But how can you do that for a long-term growth strategy? If 15 years is enough to finally accept you made a mistake, it will take 30 years to get 2 slaps in the face to learn from.

Not much help for investors nearing retirement, is it? They’re not interested in a 25-year growth forecast anyway.

Last 100 years of growth

There are thousands of suburbs in Australia that have been piling on the capital growth for well over 100 years now. But in many of these locations about half of that 100 years of growth is about to be eclipsed in the next 10 years.

That’s 50% of the value being determined in just 10% of the history. The majority of the growth happens in the last boom. That’s where investors focus should be.

“Many of the outperformers of the last 30 years are simply the best performers of the last 5 years”

What the future holds

Here’s another reason why I believe a short-term focus is a good idea – we’ve got some idea of what the short-term future holds, but no idea of the long-term.

What impact will driver-less cars have on property markets? What impact will the next generation of remote access technology have? Will there be a big push to work from home 2 days a week? What impact will magnetic levitation vacuum tubes have?

There could be technology of the future that radically alters the way we live within the next 20 years. Technology that nobody has even contemplated yet. How do we know the property markets we picked for long-term growth won’t be tragically affected?

A short-term focus makes an investor more agile to “new world” changes that might radically spoil long-term plans.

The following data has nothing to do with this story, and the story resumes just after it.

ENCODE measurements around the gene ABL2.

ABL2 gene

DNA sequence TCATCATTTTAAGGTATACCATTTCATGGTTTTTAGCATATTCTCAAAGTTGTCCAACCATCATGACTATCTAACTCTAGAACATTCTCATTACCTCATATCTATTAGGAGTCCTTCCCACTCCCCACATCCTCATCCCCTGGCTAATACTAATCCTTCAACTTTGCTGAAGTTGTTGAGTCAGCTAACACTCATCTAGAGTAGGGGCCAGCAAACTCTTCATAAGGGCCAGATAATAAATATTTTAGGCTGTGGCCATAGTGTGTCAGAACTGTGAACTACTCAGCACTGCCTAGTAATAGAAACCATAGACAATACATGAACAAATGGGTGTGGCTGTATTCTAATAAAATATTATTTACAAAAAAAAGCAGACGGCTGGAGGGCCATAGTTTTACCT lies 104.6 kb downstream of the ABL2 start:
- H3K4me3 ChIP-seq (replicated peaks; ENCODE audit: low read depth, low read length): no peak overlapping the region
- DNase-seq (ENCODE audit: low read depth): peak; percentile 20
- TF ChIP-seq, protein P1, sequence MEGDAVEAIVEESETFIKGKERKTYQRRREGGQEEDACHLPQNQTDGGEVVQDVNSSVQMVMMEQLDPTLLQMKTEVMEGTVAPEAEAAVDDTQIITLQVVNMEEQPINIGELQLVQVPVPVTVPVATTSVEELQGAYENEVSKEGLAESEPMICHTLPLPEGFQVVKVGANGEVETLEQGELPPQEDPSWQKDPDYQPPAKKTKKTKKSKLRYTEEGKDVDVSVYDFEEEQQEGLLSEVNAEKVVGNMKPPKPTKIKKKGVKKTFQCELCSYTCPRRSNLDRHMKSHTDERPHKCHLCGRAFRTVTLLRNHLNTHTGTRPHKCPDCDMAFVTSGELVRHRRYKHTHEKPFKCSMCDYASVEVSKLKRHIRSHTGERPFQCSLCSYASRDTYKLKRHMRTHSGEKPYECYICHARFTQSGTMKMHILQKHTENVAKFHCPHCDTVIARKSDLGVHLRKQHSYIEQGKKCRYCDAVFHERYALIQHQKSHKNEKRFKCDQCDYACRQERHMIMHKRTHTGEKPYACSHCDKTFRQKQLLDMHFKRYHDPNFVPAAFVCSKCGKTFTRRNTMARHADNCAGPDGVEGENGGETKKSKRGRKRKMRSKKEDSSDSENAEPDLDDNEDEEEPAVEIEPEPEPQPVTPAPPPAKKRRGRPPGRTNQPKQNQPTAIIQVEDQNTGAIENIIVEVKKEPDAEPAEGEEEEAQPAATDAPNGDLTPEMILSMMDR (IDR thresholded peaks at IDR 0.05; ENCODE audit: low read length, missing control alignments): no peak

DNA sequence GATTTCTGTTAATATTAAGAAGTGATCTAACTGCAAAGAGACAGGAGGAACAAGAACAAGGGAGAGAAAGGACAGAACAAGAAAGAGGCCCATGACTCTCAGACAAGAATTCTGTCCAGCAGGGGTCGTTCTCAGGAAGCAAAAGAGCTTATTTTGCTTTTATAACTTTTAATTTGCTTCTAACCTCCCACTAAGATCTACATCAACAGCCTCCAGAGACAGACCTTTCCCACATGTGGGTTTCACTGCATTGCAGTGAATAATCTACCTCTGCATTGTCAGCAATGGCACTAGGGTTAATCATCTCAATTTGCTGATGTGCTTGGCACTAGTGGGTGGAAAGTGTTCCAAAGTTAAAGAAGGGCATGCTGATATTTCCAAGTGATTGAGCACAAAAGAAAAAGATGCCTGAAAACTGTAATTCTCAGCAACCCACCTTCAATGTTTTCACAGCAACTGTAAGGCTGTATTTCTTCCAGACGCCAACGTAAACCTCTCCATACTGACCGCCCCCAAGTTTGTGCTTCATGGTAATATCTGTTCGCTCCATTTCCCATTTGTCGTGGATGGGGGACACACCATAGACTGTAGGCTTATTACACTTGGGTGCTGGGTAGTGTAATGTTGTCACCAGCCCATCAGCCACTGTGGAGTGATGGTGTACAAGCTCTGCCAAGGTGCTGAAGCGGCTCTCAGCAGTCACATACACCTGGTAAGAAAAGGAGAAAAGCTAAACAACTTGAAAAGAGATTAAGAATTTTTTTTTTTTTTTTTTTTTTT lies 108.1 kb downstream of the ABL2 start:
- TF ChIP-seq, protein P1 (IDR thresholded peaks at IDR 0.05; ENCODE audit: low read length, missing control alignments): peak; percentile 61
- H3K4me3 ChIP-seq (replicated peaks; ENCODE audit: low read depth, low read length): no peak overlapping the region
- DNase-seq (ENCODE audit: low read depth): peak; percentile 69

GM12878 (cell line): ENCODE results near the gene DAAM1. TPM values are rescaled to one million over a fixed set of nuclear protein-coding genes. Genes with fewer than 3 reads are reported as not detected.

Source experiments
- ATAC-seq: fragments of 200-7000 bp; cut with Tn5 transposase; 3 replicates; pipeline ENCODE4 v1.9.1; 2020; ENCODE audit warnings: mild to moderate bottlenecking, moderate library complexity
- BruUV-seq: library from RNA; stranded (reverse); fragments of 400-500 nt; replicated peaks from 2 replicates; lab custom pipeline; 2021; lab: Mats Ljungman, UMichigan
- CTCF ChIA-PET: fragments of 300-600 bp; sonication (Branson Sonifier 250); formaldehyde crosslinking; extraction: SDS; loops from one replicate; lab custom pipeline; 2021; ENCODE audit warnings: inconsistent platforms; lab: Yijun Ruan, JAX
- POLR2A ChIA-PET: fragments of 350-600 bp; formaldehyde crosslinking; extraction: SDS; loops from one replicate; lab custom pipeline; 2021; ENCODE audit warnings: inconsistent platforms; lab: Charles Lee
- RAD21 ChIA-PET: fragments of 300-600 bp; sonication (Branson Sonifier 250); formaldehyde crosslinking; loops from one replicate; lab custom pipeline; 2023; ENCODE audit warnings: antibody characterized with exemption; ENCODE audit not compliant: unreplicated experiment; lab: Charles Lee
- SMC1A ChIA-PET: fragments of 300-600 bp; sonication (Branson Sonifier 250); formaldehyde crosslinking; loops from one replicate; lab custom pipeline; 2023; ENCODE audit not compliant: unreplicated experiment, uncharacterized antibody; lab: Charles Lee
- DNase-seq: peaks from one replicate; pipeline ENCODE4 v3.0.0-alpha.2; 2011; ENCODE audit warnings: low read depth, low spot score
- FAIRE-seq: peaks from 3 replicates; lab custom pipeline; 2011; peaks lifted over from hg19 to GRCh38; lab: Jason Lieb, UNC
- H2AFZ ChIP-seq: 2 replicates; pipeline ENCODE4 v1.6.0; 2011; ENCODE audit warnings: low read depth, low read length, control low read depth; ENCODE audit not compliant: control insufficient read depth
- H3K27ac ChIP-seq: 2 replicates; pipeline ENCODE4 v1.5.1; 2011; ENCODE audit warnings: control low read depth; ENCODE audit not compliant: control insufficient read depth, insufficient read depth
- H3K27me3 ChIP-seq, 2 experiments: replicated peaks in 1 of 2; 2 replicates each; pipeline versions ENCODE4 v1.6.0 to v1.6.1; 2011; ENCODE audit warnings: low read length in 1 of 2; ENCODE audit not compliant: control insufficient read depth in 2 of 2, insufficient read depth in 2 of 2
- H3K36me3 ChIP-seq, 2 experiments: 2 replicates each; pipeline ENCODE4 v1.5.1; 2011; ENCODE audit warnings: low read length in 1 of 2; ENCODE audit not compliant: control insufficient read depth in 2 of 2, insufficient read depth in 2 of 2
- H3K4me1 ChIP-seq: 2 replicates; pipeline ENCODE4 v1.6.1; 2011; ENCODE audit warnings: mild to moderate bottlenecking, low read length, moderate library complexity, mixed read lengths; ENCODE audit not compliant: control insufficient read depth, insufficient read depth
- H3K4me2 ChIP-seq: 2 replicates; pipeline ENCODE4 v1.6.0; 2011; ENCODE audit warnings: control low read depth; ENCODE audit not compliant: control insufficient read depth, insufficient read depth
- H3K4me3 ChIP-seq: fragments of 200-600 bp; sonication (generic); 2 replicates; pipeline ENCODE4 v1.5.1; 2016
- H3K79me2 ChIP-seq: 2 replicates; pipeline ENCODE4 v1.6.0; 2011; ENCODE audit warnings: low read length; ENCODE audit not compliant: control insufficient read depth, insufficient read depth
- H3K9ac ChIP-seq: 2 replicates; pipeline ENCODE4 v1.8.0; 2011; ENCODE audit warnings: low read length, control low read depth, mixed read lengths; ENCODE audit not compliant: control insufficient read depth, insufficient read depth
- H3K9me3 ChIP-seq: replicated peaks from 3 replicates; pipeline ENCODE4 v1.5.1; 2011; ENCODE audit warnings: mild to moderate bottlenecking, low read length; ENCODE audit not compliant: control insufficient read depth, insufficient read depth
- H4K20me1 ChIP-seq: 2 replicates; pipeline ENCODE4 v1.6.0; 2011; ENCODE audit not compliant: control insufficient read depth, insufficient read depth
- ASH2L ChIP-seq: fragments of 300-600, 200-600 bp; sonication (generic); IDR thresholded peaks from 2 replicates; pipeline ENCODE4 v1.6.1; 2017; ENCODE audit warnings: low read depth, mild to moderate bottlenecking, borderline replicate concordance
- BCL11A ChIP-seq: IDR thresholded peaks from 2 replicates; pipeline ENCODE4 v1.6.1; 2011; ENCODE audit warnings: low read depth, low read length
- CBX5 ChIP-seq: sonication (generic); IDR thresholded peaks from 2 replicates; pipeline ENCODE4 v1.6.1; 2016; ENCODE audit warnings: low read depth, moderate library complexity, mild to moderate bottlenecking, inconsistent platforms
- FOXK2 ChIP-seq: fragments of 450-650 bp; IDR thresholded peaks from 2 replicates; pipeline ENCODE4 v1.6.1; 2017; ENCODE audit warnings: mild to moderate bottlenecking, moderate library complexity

Use of technology to pick short-term winners

OK, my last point that supports a short-term focus. There’s been advances in data science that make picking short-term winners relatively easy.

And a lot more data is becoming available every year. But none of it is data from 30 years ago. It’s therefore of no help to long-term investing. But it is of help to short-term investing.

Conclusion

I believe a short-term focus is superior to long-term because:

  • You’ve got better odds of picking short-term winners
  • Short-term winners radically outperform short-term losers
  • Long-term winners don’t outperform long-term losers to the same degree
  • You can learn from mistakes more quickly and recover
  • You’re at less risk of technology change spoiling things
  • Short-term prediction technology is a lot better now days & improving
  • Long-term prediction technology is poor and unlikely to improve much

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Jeremy Sheppard is head of research at DSRdata.com.au.

DSR data can be found on the YIP Top suburbs page.

Click Here to read more Expert Advice articles by Jeremy Sheppard

Disclaimer: while due care is taken, the viewpoints expressed by contributors  do not necessarily reflect the opinions of Your Investment Property.

Top Suburbs : chermside , reservoir , st peters , narara , kawana